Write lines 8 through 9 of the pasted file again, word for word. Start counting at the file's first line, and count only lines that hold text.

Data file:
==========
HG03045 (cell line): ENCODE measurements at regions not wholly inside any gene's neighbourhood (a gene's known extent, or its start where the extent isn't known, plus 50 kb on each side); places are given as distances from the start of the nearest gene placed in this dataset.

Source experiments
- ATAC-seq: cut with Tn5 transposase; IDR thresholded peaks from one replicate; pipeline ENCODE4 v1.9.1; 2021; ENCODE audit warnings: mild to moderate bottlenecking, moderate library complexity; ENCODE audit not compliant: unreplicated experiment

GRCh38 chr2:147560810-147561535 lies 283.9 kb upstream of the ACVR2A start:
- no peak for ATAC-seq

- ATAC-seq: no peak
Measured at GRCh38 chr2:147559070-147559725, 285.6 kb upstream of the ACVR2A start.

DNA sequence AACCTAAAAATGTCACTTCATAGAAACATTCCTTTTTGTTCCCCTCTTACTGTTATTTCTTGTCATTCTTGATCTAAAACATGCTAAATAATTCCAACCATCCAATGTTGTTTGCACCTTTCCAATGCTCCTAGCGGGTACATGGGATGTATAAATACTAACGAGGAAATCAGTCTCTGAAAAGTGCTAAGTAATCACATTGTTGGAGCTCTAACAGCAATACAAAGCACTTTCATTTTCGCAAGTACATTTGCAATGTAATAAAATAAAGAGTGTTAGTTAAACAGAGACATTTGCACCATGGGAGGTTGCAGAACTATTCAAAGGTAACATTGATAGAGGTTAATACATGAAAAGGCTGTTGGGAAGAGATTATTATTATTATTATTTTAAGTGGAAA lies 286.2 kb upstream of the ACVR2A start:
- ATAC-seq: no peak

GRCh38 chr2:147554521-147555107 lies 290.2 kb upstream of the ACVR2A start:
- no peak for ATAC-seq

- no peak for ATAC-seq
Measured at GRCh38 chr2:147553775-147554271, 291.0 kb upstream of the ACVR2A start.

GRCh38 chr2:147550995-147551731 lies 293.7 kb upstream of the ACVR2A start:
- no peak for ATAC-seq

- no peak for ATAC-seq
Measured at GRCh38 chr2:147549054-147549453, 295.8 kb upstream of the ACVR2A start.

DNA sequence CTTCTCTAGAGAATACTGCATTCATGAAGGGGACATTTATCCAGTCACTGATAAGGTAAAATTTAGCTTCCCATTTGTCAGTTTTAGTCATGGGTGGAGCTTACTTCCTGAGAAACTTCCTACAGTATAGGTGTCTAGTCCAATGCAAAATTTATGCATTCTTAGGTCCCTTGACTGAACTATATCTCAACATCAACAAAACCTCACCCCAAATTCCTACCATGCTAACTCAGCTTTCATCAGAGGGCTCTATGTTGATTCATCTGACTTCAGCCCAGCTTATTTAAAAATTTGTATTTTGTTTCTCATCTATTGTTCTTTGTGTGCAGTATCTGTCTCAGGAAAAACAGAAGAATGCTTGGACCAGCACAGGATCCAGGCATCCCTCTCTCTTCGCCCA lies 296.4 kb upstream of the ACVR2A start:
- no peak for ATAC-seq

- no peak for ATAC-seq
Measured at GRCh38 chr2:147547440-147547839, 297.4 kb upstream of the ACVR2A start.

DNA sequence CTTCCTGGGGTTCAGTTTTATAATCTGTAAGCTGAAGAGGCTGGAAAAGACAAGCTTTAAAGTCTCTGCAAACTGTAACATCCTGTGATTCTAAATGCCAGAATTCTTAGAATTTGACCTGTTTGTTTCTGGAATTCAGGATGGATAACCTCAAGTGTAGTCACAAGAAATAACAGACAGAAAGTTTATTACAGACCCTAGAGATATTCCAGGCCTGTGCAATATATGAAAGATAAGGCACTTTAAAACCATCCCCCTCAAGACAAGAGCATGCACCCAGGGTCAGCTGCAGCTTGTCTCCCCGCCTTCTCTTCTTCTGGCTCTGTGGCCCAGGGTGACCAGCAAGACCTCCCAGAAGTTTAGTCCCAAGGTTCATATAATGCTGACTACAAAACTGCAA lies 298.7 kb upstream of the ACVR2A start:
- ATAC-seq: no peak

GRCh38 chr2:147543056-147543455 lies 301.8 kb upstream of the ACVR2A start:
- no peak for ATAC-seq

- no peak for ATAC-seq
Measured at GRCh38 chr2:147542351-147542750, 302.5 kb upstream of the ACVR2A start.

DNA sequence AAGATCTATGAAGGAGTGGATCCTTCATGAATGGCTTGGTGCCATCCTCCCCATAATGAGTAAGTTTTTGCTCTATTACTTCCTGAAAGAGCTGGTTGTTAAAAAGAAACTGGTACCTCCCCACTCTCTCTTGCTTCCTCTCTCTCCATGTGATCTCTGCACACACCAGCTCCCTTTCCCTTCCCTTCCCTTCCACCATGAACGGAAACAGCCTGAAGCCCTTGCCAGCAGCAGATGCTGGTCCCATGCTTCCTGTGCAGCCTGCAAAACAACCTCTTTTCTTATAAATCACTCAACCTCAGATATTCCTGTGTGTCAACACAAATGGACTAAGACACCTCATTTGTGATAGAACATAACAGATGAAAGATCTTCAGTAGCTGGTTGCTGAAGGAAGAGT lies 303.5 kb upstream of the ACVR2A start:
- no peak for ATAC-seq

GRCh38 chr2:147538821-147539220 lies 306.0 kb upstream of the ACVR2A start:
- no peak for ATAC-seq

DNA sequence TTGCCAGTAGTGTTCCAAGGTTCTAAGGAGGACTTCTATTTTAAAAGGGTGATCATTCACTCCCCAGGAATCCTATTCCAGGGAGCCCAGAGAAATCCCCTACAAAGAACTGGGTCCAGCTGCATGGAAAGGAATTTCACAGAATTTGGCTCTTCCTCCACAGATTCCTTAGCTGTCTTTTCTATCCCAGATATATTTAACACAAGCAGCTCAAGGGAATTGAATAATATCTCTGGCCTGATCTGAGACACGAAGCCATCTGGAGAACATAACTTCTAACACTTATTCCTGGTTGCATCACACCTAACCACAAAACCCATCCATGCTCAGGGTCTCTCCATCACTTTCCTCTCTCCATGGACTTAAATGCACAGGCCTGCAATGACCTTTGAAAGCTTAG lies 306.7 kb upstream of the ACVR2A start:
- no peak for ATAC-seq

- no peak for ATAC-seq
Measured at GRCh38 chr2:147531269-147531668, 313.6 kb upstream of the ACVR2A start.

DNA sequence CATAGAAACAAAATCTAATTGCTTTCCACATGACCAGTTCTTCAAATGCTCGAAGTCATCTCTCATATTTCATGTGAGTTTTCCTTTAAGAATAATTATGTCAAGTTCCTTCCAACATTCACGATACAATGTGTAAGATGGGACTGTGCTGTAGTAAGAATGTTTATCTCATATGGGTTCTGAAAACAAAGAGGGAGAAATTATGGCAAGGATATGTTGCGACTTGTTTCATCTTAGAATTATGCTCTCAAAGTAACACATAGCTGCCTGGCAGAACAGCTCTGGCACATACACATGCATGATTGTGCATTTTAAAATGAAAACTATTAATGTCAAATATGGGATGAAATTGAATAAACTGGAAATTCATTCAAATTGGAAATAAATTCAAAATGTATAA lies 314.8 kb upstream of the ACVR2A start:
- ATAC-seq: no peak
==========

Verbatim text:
DNA sequence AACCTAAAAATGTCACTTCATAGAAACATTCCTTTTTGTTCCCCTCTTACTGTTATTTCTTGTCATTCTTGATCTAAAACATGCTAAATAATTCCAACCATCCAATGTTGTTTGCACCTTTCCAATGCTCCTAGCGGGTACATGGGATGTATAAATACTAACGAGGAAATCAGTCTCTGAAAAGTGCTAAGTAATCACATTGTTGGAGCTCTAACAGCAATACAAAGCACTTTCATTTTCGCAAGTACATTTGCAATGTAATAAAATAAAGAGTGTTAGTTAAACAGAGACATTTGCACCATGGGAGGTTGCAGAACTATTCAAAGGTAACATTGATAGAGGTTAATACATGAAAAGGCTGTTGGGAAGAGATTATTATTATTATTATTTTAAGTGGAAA lies 286.2 kb upstream of the ACVR2A start:
- ATAC-seq: no peak